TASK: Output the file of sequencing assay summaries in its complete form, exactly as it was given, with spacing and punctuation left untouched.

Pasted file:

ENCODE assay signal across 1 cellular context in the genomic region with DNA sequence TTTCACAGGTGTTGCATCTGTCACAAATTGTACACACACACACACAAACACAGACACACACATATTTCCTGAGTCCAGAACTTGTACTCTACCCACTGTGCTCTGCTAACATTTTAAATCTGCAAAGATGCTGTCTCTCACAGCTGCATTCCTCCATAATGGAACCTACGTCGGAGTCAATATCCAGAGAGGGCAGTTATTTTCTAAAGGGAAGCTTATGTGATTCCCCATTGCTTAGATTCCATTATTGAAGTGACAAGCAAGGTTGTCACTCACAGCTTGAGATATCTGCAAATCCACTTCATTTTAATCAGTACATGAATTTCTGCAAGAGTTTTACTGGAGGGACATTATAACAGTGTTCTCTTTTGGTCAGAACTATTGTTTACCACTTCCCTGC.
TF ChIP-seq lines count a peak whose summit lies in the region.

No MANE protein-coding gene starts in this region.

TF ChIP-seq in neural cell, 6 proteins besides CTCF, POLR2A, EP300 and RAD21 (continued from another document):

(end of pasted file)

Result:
ENCODE assay signal across 1 cellular context in the genomic region with DNA sequence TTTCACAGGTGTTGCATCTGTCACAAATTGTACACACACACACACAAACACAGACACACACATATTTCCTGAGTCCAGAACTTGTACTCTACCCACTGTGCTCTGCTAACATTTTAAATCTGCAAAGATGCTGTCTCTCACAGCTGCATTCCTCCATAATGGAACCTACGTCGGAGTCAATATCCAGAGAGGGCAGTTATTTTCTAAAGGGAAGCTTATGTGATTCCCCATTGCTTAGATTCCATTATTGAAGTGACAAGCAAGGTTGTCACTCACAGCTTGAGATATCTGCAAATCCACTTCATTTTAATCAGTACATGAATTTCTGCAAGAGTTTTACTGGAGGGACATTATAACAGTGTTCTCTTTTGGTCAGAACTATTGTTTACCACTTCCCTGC.
TF ChIP-seq lines count a peak whose summit lies in the region.

No MANE protein-coding gene starts in this region.

TF ChIP-seq in neural cell, 6 proteins besides CTCF, POLR2A, EP300 and RAD21 (continued from another document):